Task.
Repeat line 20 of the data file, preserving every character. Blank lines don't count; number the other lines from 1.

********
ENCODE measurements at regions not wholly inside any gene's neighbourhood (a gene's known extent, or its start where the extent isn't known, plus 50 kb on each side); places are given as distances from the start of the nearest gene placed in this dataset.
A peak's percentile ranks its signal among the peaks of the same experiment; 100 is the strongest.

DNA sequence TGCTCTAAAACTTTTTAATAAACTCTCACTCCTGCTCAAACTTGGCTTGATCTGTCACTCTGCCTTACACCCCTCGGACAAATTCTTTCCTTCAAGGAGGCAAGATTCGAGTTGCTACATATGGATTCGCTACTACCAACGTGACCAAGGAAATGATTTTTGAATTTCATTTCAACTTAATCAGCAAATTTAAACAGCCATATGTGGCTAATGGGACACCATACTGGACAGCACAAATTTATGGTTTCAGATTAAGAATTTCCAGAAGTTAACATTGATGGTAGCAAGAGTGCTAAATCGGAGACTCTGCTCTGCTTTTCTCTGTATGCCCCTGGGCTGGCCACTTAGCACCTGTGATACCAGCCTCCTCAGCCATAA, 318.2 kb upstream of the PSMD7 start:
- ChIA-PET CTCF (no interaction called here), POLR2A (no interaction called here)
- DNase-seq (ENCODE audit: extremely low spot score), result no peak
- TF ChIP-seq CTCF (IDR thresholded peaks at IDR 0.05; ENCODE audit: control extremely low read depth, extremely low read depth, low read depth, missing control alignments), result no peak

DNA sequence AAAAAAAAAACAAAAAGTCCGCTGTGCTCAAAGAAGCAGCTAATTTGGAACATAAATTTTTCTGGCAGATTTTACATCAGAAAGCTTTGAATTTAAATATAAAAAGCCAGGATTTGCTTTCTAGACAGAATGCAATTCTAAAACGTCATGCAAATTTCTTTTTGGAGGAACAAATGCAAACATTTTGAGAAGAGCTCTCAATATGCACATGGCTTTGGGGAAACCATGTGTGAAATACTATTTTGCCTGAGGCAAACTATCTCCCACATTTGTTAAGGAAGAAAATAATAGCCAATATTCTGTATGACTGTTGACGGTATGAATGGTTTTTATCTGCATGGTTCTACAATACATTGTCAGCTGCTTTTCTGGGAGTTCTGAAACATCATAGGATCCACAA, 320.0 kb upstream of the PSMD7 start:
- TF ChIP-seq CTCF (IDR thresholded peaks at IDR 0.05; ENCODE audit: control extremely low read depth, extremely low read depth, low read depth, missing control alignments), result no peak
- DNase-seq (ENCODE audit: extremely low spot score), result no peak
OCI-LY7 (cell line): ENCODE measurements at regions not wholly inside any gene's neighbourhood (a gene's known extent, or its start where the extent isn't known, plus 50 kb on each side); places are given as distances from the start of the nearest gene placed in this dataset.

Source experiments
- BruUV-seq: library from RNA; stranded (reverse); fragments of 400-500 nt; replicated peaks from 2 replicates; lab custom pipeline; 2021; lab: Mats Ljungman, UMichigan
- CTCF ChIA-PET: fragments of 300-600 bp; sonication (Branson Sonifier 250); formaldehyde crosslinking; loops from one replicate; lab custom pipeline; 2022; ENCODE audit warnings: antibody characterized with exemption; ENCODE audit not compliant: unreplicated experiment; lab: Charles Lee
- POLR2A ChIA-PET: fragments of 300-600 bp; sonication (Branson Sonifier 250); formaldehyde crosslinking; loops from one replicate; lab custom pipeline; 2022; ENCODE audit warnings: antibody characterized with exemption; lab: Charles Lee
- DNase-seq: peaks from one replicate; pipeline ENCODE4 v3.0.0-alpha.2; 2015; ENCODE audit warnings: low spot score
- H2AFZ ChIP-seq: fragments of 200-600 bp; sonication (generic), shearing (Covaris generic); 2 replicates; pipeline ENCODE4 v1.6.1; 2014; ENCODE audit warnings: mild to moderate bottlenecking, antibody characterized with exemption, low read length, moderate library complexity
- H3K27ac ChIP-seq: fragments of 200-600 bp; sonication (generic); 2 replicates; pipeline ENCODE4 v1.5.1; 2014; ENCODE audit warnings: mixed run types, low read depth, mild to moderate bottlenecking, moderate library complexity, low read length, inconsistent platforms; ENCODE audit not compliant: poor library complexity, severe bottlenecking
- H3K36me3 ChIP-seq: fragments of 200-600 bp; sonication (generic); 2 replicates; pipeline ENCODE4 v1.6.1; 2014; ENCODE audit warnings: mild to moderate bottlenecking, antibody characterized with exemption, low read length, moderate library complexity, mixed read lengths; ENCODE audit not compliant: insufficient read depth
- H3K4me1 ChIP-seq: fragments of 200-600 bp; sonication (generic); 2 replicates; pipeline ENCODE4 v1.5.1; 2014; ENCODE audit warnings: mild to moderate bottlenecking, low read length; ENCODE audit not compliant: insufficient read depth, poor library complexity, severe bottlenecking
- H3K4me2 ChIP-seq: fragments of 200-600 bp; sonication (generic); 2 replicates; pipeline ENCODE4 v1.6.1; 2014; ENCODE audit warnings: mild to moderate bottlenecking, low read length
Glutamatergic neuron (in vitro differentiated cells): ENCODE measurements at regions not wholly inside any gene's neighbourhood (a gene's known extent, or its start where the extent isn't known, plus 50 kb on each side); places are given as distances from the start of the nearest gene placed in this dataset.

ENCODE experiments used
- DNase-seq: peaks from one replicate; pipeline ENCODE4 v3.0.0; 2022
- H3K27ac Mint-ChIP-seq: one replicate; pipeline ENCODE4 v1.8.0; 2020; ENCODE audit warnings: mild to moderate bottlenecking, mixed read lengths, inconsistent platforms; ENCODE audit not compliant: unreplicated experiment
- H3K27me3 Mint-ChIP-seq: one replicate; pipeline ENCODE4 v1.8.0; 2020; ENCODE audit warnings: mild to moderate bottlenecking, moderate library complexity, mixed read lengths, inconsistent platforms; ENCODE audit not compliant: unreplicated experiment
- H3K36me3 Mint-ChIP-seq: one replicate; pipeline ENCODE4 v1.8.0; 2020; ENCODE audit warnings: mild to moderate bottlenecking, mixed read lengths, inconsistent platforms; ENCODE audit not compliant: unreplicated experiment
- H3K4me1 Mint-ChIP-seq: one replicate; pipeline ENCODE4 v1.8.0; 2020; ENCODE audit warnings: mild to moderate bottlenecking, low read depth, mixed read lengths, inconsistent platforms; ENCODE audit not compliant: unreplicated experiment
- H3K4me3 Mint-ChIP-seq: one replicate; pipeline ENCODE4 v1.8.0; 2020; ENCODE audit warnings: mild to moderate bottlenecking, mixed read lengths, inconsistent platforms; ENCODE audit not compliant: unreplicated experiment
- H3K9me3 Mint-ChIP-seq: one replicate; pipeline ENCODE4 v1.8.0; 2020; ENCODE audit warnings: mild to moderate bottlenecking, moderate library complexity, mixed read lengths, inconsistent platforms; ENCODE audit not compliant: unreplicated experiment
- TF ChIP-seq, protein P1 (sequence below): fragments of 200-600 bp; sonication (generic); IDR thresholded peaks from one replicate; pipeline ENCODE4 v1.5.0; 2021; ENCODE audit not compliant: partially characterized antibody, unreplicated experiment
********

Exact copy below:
- H3K4me2 ChIP-seq: fragments of 200-600 bp; sonication (generic); 2 replicates; pipeline ENCODE4 v1.6.1; 2014; ENCODE audit warnings: mild to moderate bottlenecking, low read length